The painting appears to have multiple layers, but actually it only has four. The top layer consists of two rectangles, neatly outlined: one black and one smaller one in yellow. These two rectangles cover very little surface, but isn’t it uncanny how they contribute to the illusion of depth in the painting?
Painting by Bruce Boyer, oil on canvas, 30” x 40”
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ThisIsNotABrush
It looks hap-hazard, doesn’t it, at first glance. There’s a frame within a frame within what might be another frame and things get a bit uncertain there, not at all like what you expect from a frame. The job of a frame is to separate the illusion created by the artwork from the banal, certain reality of the wall. But this frame is not only blurry but it seems to be sliding off into the lower left. Or is it emerging from the lower left? So you ponder this. Then you notice a small white rectangle in the upper left and, oh, another one in the lower right. Now your eye goes back and forth between the two, crossing the painting diagonally. There’s another white rectangle attached to the “frame” in the middle, a bigger one, and you pause there as you go diagonally upper-left-lower-right. Then there’s that brush. This may actually have been the first thing you noticed in the whole painting. What happened there? What’s it doing there? Did the artist drop it accidentally? Well, no, that wouldn’t be accidental, because she had taken one of her brushes and painted one side blue. Then what. She must have deliberately placed it on her canvas painted side down. This is indeed what she did, quite deliberately, carefully and quickly, on the spur of the moment and as the last act in making this work of art. It’s witty and it’s profound. The imprint of the brush brings the “frame issue” even more into focus. Ha, what focus? This painting has us coming and going on this question of what’s illusion, what’s reality. And that’s a  good thing.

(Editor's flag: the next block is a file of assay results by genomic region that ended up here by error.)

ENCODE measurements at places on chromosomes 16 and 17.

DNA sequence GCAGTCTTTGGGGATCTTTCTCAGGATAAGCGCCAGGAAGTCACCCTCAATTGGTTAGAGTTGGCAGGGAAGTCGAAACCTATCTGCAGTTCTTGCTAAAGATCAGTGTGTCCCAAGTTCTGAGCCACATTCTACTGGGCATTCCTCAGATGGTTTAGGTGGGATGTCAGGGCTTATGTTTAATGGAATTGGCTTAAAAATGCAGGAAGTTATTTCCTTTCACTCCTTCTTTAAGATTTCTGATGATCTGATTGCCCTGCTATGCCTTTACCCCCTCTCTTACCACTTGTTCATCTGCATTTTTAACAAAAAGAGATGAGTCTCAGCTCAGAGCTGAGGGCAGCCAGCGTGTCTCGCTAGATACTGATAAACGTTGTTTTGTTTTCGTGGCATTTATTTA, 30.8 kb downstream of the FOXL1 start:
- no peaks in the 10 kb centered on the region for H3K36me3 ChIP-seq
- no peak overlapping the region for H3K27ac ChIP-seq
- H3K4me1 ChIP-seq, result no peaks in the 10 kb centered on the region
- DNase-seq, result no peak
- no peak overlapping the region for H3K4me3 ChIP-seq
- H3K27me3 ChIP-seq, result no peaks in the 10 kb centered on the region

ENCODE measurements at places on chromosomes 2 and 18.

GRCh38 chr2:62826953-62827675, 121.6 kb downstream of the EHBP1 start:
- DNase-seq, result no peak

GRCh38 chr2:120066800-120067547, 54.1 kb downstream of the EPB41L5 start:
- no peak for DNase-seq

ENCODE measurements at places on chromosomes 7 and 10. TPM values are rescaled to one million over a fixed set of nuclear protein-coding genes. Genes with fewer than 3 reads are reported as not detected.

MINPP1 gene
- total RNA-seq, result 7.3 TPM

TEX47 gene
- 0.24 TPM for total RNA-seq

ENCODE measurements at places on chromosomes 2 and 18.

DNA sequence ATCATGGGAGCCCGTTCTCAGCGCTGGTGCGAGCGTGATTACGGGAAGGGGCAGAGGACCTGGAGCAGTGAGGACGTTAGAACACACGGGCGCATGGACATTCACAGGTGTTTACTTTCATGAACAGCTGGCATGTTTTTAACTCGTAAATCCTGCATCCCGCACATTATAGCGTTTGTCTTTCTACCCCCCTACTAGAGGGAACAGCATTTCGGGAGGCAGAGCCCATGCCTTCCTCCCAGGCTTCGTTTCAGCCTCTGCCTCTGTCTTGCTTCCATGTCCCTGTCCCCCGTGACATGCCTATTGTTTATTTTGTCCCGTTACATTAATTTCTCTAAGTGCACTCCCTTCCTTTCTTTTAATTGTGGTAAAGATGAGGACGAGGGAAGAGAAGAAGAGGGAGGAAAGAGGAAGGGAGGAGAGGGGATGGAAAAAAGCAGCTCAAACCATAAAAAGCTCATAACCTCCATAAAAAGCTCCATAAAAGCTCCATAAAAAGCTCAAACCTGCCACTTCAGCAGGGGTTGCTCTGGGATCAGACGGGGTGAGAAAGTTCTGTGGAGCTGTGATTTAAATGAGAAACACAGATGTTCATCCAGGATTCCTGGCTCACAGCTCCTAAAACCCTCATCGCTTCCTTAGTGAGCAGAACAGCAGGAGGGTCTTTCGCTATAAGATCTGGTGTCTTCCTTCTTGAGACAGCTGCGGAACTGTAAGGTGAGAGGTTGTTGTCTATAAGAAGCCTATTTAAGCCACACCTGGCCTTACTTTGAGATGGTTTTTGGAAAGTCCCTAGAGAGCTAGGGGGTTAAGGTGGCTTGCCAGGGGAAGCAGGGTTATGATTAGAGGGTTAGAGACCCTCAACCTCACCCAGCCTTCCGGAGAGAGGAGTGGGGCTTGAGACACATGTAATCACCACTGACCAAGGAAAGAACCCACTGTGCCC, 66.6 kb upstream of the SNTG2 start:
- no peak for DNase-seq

Painting by Maria Palacios. Oil on canvas, 24×30.
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Nov2014